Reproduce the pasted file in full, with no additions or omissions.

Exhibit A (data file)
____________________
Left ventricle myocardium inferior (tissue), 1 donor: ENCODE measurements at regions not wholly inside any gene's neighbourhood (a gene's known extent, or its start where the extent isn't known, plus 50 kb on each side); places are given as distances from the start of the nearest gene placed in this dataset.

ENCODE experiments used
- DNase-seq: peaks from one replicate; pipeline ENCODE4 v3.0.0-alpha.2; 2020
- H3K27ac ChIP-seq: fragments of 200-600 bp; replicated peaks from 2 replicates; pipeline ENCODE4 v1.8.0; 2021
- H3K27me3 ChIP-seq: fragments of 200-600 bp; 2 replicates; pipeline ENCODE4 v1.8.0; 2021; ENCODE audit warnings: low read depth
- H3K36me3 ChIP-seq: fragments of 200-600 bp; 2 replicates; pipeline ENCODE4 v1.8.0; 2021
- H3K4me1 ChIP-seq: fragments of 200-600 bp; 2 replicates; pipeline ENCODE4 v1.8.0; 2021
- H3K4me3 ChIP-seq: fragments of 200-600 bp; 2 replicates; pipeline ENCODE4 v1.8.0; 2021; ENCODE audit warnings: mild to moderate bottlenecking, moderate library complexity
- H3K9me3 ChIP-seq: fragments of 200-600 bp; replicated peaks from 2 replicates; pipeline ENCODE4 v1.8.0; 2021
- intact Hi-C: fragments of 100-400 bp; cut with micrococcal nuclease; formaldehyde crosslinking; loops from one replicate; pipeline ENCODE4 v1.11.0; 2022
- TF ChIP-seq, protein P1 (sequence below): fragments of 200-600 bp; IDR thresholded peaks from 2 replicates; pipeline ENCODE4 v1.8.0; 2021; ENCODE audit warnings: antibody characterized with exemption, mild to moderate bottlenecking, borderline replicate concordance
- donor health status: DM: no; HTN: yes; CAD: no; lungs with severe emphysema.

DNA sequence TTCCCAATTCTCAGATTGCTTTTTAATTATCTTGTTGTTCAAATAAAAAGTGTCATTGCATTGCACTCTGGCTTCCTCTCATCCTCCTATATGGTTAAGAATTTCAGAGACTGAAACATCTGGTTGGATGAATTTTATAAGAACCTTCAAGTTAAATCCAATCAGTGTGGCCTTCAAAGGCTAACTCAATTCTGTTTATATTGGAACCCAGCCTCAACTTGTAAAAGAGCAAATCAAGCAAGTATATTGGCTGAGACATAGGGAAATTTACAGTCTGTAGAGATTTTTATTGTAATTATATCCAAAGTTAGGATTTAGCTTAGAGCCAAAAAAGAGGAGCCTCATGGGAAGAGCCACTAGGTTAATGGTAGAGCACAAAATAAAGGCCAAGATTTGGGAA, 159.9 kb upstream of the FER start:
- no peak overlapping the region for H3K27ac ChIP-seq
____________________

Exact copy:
Left ventricle myocardium inferior (tissue), 1 donor: ENCODE measurements at regions not wholly inside any gene's neighbourhood (a gene's known extent, or its start where the extent isn't known, plus 50 kb on each side); places are given as distances from the start of the nearest gene placed in this dataset.

ENCODE experiments used
- DNase-seq: peaks from one replicate; pipeline ENCODE4 v3.0.0-alpha.2; 2020
- H3K27ac ChIP-seq: fragments of 200-600 bp; replicated peaks from 2 replicates; pipeline ENCODE4 v1.8.0; 2021
- H3K27me3 ChIP-seq: fragments of 200-600 bp; 2 replicates; pipeline ENCODE4 v1.8.0; 2021; ENCODE audit warnings: low read depth
- H3K36me3 ChIP-seq: fragments of 200-600 bp; 2 replicates; pipeline ENCODE4 v1.8.0; 2021
- H3K4me1 ChIP-seq: fragments of 200-600 bp; 2 replicates; pipeline ENCODE4 v1.8.0; 2021
- H3K4me3 ChIP-seq: fragments of 200-600 bp; 2 replicates; pipeline ENCODE4 v1.8.0; 2021; ENCODE audit warnings: mild to moderate bottlenecking, moderate library complexity
- H3K9me3 ChIP-seq: fragments of 200-600 bp; replicated peaks from 2 replicates; pipeline ENCODE4 v1.8.0; 2021
- intact Hi-C: fragments of 100-400 bp; cut with micrococcal nuclease; formaldehyde crosslinking; loops from one replicate; pipeline ENCODE4 v1.11.0; 2022
- TF ChIP-seq, protein P1 (sequence below): fragments of 200-600 bp; IDR thresholded peaks from 2 replicates; pipeline ENCODE4 v1.8.0; 2021; ENCODE audit warnings: antibody characterized with exemption, mild to moderate bottlenecking, borderline replicate concordance
- donor health status: DM: no; HTN: yes; CAD: no; lungs with severe emphysema.

DNA sequence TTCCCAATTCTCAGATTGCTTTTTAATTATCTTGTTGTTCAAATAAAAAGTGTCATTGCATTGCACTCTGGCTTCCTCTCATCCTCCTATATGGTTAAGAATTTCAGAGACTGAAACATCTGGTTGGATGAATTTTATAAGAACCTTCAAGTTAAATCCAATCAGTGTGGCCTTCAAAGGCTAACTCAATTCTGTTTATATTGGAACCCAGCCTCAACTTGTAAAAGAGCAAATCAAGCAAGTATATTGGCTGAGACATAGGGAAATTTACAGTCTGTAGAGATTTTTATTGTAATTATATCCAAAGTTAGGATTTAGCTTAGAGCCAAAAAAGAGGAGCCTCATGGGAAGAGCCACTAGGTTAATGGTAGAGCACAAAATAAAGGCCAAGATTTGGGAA, 159.9 kb upstream of the FER start:
- no peak overlapping the region for H3K27ac ChIP-seq